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# Solve the equation $sin^{-1}6x+sin^{-1}6\sqrt 3 x = -\frac{\pi}{2}.$

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Toolbox:
• $sin^{-1}x+sin^{-1}y=sin^{-1}\: x\sqrt{1-y^2}+y\sqrt{1-x^2}$
• $sin(-\frac{\pi}{2})=-1$
By taking 6x in the place of x and $6\sqrt3x$ in the place of y in the formula of $sin^{-1}x+sin^{-1}y$ we get
$sin^{-1}6x+sin^{-1}6\sqrt3x=$
$sin^{-1} \bigg[ 6x \sqrt{1-108x^2}+6\sqrt 3 x\sqrt{1-36x^2} \bigg]$$= -\frac{\pi}{2}$
Taking sin on both the sides
$\Rightarrow\: 6x\sqrt{1-108x^2}+6\sqrt 3 x\sqrt{1-36x^2}=sin(-\frac{\pi}{2})=-1$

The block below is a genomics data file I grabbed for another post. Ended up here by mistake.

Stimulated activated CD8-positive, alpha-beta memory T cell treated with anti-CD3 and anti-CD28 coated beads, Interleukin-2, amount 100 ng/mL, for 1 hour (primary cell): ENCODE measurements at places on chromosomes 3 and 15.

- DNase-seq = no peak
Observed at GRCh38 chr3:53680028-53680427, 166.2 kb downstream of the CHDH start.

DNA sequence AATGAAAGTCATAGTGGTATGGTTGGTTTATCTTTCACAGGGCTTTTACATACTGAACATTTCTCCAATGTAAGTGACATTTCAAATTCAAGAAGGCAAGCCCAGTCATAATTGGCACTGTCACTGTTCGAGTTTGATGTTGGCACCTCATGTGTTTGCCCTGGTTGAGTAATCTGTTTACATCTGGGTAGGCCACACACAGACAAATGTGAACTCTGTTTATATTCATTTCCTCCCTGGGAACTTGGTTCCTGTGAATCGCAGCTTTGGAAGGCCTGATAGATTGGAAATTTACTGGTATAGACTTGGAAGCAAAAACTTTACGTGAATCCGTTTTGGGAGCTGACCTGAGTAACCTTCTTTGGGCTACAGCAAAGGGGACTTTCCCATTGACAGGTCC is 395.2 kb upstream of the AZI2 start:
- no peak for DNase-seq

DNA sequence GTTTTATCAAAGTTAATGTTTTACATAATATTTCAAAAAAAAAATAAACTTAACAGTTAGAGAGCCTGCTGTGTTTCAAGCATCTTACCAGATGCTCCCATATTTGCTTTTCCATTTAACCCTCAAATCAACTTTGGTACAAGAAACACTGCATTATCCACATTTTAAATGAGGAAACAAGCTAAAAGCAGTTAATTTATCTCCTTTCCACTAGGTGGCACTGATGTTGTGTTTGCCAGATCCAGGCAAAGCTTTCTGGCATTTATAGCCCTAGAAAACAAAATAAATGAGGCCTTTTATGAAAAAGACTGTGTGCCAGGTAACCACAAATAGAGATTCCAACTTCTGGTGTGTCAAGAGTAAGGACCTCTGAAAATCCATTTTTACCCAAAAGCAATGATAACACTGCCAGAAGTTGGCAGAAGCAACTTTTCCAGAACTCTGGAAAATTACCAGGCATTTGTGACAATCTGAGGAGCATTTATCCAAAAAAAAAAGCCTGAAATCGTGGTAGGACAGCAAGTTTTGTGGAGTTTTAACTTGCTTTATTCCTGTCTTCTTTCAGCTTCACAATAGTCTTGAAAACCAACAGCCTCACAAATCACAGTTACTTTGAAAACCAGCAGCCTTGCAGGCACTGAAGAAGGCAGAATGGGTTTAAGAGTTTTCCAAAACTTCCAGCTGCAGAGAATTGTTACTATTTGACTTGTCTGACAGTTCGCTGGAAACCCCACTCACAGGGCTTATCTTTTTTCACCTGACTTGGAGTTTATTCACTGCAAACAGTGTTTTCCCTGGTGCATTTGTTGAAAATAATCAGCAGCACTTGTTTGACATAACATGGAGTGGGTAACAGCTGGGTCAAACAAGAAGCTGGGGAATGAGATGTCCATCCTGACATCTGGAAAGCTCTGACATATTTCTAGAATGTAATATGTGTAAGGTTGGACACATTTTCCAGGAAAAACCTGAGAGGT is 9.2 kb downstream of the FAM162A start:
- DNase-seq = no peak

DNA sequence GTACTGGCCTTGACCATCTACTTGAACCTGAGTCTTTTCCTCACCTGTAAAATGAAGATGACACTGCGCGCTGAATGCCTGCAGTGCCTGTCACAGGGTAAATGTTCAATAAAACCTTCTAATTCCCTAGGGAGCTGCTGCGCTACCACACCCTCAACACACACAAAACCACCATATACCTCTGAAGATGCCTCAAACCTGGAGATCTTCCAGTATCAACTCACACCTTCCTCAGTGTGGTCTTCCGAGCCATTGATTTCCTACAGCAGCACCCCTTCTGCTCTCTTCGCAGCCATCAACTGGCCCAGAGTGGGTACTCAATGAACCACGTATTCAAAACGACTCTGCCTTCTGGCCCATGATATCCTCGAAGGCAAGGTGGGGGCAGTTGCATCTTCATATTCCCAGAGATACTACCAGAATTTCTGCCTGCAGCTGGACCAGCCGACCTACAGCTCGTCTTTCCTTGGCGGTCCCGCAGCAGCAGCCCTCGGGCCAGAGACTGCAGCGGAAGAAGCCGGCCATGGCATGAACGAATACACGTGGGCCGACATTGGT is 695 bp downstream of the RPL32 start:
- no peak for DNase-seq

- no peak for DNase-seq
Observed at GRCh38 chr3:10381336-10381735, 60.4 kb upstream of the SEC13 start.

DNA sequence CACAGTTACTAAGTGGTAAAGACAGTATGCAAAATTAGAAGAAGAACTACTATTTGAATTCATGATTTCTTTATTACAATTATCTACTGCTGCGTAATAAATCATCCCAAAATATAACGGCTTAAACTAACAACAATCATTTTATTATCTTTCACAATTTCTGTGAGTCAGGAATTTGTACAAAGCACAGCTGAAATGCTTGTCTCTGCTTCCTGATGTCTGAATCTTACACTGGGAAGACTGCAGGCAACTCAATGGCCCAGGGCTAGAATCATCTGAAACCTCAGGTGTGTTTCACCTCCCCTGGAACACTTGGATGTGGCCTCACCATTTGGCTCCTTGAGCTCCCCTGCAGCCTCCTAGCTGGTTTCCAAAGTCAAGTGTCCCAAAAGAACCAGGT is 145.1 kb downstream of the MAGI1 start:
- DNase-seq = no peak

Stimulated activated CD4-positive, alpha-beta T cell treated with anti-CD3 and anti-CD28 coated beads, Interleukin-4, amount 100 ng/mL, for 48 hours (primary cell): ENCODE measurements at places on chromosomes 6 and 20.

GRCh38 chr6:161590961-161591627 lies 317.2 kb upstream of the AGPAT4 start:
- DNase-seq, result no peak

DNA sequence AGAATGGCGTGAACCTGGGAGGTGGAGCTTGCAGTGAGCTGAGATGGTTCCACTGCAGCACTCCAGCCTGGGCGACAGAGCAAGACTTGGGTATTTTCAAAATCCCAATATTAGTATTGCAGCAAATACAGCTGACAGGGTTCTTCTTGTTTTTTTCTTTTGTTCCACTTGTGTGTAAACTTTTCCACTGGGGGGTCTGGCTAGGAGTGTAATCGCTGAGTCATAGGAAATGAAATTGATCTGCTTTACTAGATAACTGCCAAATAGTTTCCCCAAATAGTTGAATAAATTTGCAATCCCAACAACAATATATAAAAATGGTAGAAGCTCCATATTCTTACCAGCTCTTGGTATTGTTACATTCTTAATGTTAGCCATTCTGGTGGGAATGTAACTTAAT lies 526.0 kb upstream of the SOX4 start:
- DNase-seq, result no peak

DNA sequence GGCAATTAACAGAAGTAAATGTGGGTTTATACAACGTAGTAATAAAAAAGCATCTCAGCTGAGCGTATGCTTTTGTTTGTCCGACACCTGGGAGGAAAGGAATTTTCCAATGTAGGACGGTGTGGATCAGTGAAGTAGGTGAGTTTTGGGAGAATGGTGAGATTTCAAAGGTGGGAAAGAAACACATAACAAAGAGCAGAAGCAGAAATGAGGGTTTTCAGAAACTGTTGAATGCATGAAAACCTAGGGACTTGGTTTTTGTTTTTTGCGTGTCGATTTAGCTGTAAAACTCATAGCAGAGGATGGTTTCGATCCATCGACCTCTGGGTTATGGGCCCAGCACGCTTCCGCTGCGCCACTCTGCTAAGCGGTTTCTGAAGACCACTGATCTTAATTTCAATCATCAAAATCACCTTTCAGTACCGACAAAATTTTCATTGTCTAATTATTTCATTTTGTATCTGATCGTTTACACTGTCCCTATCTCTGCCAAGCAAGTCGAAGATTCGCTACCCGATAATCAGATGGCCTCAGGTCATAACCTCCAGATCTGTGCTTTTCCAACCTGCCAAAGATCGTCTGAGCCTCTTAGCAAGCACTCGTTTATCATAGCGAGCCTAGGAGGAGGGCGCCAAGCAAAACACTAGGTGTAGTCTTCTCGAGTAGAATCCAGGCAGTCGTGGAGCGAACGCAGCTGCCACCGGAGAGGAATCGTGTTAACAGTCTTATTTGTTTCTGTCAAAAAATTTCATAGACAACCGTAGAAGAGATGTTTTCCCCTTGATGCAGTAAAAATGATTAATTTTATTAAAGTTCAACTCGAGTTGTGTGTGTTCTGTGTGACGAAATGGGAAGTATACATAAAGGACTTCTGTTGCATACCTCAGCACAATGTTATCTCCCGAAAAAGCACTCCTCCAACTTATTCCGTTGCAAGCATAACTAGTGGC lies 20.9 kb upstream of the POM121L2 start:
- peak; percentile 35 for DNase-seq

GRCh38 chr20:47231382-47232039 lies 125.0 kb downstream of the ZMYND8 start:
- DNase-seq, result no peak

We know that $sin(-\frac{\pi}{2})=-1$
$\Rightarrow 6\sqrt 3 x \sqrt{1-36x^2}=-1-6x\sqrt{1-108x^2}$
Squaring on both the sides we get
$\Rightarrow 108x^2(1-36x^2)=1+36x^2(1-108x^2)+12x\sqrt{1-108x^2}$
$\Rightarrow\: 72x^2-1=12x\sqrt{1-108x^2}$
Again squaring both the sides we get
$5184x^4+1-144x^2=144x^2(1-108x^2)=144x^2-15552x^4$
answered Feb 28, 2013
edited Mar 21, 2013